12. Dallesasse, S., & Kluck, A. (2013). Reality television and the muscular male ideal. Body Image, 10, 309–315.doi:  10.1016/j.bodyim.2013.02.004.PubMedCrossRefGoogle Scholar
  13. Egbert, N., & Belcher, J. D. (2012). Reality bites: An investigation of the genre of reality television and its relationship to viewers’ body image. Mass Communication and Society, 15, 407–431. doi: 10.1080/15205436.2011.583545.CrossRefGoogle Scholar
  14. Fardouly, J., Diedrichs, P. C., Vartanian, L. R., & Halliwell, E. (2015). The mediating role of appearance comparisons in the relationship between media usage and self-objectification in young women. Psychology of Women Quarterly. Advance online publication. doi: 10.1177/0361684315581841.
  15. Ferris, A. L., Smith, S. W., Greenberg, B. S., & Smith, S. L. (2007). The content of reality dating shows and viewer perceptions of dating. Journal of Communication, 57, 490–510. doi: 10.1111/j.1460-2466.2007.00354.x.CrossRefGoogle Scholar
  16. Flynn, M., Park, S., Morin, D., & Stana, A. (2015). Anything but real: Body idealization and objectification of MTV docusoap characters. Sex Roles, 72, 173–182. doi: 10.1007/s11199-015-0464-2.CrossRefGoogle Scholar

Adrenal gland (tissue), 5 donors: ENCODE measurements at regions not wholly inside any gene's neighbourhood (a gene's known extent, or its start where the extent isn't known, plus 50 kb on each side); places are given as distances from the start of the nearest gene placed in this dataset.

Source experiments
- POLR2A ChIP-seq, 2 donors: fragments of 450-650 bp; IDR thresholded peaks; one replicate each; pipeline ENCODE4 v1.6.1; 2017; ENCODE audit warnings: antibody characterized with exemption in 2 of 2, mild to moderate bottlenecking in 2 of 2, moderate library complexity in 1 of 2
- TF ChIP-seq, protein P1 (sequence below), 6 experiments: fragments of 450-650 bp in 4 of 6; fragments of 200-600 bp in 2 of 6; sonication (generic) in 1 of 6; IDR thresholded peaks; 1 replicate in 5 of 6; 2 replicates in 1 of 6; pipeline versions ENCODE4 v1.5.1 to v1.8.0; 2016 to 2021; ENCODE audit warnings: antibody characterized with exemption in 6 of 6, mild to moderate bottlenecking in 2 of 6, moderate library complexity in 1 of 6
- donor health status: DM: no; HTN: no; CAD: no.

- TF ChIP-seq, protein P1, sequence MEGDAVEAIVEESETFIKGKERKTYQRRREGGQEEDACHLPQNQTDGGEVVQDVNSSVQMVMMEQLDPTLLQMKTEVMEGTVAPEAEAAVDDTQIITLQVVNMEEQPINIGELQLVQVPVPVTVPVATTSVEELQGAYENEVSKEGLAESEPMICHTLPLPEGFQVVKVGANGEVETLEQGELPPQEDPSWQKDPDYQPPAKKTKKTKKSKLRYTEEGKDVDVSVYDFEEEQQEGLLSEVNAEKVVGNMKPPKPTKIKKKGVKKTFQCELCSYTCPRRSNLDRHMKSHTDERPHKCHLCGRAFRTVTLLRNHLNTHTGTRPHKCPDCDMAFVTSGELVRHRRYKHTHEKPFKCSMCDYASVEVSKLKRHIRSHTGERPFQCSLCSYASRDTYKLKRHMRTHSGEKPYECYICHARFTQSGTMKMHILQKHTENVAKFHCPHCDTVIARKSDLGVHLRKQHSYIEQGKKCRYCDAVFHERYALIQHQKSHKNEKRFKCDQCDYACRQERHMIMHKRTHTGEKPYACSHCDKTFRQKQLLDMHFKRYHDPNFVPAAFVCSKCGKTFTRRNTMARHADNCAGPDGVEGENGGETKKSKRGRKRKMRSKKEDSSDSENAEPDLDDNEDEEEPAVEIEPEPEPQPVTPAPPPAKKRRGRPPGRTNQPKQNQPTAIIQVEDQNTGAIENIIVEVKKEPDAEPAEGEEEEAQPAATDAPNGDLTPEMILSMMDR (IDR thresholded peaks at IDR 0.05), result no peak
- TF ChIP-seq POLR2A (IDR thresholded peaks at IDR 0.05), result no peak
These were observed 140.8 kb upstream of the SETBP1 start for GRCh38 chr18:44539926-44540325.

17. Fox, J., Ralston, R., Cooper, C., & Jones, K. (2014). Sexualized avatars lead to women’s self-objectification and acceptance of rape myths. Psychology of Women Quarterly. Advance online publication. doi: 10.1177/0361684314553578.
  18. Fredrickson, B. L., & Roberts, T. (1997). Objectification theory: Toward understanding women’s lived experiences and mental health risks. Psychology of Women Quarterly, 21, 173–206. doi: 10.1111/j.1471-6402.1997.tb00108.x.CrossRefGoogle Scholar
  19. Frisby, C. M., & Aubrey, J. S. (2012). Race and genre in the use of sexual objectification in female artists’ music videos. The Howard Journal of Communications, 23, 66–87. doi: 10.1080/10646175.2012.641880.CrossRefGoogle Scholar
  20. Gervais, S., Vescio, T., & Allen, J. (2012). When are people interchangeable sexual objects? The effect of gender and body type on sexual fungibility. British Journal of Social Psychology, 51, 499–513. doi: 10.1111/j.2044-8309.2010.02016.x.PubMedCrossRefGoogle Scholar